Former defense secretary: “Real risk” of Vietnam-like scenario after U.S. pulls out of Afghanistan

Author: Face the Nation
Published: Updated:
Former Defense Secretary Robert Gates. (Credit: Face The Nation)
Former Defense Secretary Robert Gates. (Credit: Face The Nation)

Former Defense Secretary Robert Gates believes there is a “real risk” that if American troops are pulled out of Afghanistan, the Taliban might retake control of the country. He told “Face the Nation” host Margaret Brennan that the U.S. should ensure that the Afghan government is stable before bringing American forces home. There are currently 12,000 U.S. service members stationed there.

“I think that the circumstances under which you bring them home matter. And I think trying to give the Afghan government the best possible shot at survival is really important for the future of Afghanistan,” Gates told Brennan. He outlined potential consequences of the Taliban retaking control of the country, particularly the reduction of women’s rights.

The 2001 U.S.-led invasion helped women secure fragile freedoms under a new constitution, which was crafted after the Taliban was ousted from power along with its brutal interpretation of Islamic law. Recently the Taliban has said it will now allow women to attend school and hold jobs.

“So the question is, can you negotiate an arrangement whereby the Taliban agrees to operate under the Afghan Constitution, becomes a part of the political process?” Gates asked.

When asked by Brennan if the Taliban has interest in joining such a government or if it just wants to rule the country itself, Gates acknowledged that the Taliban wants to “take over Afghanistan.”

“If they agree to any kind of a compromise deal, it’s really up to the other Afghans at the end of the day to- to resist any moves, to get rid of those changes, to go backward, if you will,” Gates continued. Gates talked to Brennan on Friday, just hours before the administration announced it would move $1.5 billion designated for the war in Afghanistan to build a border wall.

The U.S. is currently involved in negotiations with the Taliban to end the 17-year war in Afghanistan, although it has not included the current government of Afghanistan in those talks. That exclusion from direct talks has caused a rift in relations between President Ashraf Ghani and U.S. negotiator Ambassador Zalmay Khalilzad. The U.S. recently reached an agreement in principle with the Taliban that in exchange for them agreeing not to again harbor terrorists like al Qaeda, the U.S. would withdraw U.S. troops. It led to accusations that the Trump administration is rushing into a bad deal that could leave the U.S.-backed Ghani government vulnerable.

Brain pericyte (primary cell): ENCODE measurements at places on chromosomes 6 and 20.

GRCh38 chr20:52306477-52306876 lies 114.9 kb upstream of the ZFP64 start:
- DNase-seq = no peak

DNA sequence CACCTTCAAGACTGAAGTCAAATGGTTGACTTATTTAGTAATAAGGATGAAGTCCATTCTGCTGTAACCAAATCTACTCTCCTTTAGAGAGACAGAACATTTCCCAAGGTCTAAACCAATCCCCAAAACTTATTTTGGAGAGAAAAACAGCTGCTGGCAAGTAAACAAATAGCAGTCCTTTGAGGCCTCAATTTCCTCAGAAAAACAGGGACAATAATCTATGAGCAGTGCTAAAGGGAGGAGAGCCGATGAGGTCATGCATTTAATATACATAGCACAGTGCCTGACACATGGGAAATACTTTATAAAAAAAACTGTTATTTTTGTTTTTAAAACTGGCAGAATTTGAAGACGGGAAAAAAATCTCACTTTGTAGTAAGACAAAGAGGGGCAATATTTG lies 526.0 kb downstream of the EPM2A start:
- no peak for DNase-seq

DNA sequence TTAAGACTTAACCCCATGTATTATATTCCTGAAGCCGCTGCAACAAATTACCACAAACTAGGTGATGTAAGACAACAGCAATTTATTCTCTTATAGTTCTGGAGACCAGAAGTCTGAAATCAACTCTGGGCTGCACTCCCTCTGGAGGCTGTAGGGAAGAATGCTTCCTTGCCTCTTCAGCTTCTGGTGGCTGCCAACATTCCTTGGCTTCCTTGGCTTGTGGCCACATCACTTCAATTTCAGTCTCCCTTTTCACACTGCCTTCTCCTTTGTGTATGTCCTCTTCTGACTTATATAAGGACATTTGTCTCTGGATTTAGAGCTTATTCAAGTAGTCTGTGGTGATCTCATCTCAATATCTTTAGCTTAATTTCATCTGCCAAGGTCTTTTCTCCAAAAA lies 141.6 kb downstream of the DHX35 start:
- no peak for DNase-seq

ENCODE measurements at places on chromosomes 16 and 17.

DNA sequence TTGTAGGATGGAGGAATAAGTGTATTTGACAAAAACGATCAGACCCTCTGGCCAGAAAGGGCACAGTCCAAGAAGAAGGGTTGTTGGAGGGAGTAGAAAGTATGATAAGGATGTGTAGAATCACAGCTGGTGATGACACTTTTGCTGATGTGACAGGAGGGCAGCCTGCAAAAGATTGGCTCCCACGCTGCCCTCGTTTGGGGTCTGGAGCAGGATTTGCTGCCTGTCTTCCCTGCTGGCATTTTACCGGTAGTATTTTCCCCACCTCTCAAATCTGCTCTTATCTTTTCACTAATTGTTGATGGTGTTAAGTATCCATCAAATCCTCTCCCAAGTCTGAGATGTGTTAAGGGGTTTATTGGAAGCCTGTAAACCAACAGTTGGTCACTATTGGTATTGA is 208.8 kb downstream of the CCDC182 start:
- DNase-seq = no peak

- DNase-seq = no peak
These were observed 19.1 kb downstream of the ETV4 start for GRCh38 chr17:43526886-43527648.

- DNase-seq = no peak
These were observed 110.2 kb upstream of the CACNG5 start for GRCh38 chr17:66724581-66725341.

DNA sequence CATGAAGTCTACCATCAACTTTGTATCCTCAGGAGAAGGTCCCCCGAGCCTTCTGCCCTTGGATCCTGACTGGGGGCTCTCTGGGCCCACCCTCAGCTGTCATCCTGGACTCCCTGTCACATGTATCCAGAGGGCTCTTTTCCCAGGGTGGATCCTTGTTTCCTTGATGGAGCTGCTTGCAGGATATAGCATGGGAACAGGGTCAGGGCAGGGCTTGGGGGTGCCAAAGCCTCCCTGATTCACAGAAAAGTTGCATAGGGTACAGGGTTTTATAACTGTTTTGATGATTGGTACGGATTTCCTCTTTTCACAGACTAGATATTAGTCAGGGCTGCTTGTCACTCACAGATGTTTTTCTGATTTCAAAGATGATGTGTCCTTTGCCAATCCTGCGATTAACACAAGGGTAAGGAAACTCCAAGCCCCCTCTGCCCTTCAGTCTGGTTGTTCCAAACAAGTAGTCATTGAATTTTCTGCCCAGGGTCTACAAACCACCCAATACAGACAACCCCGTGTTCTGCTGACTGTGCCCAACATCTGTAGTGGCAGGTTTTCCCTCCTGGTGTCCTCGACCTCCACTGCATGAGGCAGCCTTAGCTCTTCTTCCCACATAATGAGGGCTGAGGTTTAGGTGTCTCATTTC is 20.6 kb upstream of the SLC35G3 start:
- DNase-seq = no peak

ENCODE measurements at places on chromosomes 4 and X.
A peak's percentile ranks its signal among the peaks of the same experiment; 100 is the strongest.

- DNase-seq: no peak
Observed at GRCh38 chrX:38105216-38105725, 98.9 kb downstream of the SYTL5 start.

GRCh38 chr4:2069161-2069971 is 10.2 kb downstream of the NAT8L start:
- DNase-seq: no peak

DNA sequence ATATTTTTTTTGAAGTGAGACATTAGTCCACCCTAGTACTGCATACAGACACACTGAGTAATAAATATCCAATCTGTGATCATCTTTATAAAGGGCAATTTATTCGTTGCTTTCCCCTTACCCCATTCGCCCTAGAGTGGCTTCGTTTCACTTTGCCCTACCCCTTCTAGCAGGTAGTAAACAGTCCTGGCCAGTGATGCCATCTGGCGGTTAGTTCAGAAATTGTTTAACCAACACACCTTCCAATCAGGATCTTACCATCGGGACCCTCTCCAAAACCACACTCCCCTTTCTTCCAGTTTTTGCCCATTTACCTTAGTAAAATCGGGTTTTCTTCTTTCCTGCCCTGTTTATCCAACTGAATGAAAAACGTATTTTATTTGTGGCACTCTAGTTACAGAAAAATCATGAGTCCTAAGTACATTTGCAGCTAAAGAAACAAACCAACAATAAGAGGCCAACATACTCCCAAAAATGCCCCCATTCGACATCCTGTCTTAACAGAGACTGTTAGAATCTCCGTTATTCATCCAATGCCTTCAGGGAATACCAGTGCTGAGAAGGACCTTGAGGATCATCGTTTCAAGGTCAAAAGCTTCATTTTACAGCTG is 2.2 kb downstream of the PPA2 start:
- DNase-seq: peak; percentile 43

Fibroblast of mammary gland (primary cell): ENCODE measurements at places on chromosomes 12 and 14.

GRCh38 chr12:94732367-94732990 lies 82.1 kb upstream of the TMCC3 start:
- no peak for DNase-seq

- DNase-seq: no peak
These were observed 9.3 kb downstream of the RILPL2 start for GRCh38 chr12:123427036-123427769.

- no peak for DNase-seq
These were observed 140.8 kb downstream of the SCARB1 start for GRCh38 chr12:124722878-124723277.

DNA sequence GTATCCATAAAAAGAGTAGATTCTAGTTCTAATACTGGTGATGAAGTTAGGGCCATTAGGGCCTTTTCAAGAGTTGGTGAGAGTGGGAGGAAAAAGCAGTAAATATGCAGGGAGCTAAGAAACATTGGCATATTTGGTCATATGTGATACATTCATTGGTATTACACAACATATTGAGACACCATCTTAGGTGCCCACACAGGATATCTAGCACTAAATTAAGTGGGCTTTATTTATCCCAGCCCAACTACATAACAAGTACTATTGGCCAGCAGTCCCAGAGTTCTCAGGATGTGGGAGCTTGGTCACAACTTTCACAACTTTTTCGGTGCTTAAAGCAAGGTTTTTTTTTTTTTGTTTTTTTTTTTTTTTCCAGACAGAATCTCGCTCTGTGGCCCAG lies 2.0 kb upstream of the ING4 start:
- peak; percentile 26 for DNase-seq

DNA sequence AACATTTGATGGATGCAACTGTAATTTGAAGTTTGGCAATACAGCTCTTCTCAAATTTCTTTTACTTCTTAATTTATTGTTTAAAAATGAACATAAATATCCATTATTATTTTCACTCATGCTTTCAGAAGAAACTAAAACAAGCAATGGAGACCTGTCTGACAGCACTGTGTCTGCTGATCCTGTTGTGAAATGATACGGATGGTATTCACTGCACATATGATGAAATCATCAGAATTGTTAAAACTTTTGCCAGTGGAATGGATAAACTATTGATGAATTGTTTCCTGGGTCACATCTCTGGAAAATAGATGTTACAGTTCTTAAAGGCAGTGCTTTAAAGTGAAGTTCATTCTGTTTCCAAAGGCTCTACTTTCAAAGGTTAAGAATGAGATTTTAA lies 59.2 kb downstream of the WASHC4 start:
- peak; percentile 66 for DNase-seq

The level of distrust reached a fever pitch in March when Afghanistan’s top national security official accused the Trump administration of conspiring to unseat elected Afghan President Ashraf Ghani and replace him with a colonial-style government led by Khalilzad. The Trump administration flatly denied it.

In a tweet responding to the allegations, Khalilzad said, “Peace requires agreement on four issues: counter-terrorism assurances, troop withdrawal, intra-Afghan dialogue, and a comprehensive ceasefire. In January talks, we ‘agreed in principle’ on these four elements. We’re now ‘agreed in draft’ on the first two.” He went on to say that once the agreement is finalized, the Taliban and “other Afghans including the government” will begin talks.

Gates suggested the U.S. needs to ensure that there is a peace plan between the Taliban and the government in place before U.S. troops leave Afghanistan, although ultimately it will be up to the Afghans to enforce it.

“I think it’s up to us after all this time to at least try and put the Afghan government in as positive a position for that contest that will come at some point as we can. But at the end of the day, you’ve got to admit, it’s going to be up to the Afghans themselves,” Gates said.

Brennan asked whether it was reasonable to compare U.S. involvement in Afghanistan to the war in Vietnam, which ended with U.S. withdrawal and a subsequent communist takeover of the country.

“The former U.S. Ambassador to Afghanistan, Ryan Crocker, who you know well, compared this to Vietnam. He said, ‘You pull out your troops, it doesn’t end the war. That hands the battlefield to your adversaries.’ Do you see that?” Brennan asked.

“I think there’s a very real risk of that, yes,” Gates replied.

“A repeat of Vietnam?” Brennan asked.

“Well, a repeat of the government that we have supported being unable to sustain itself,” he said.

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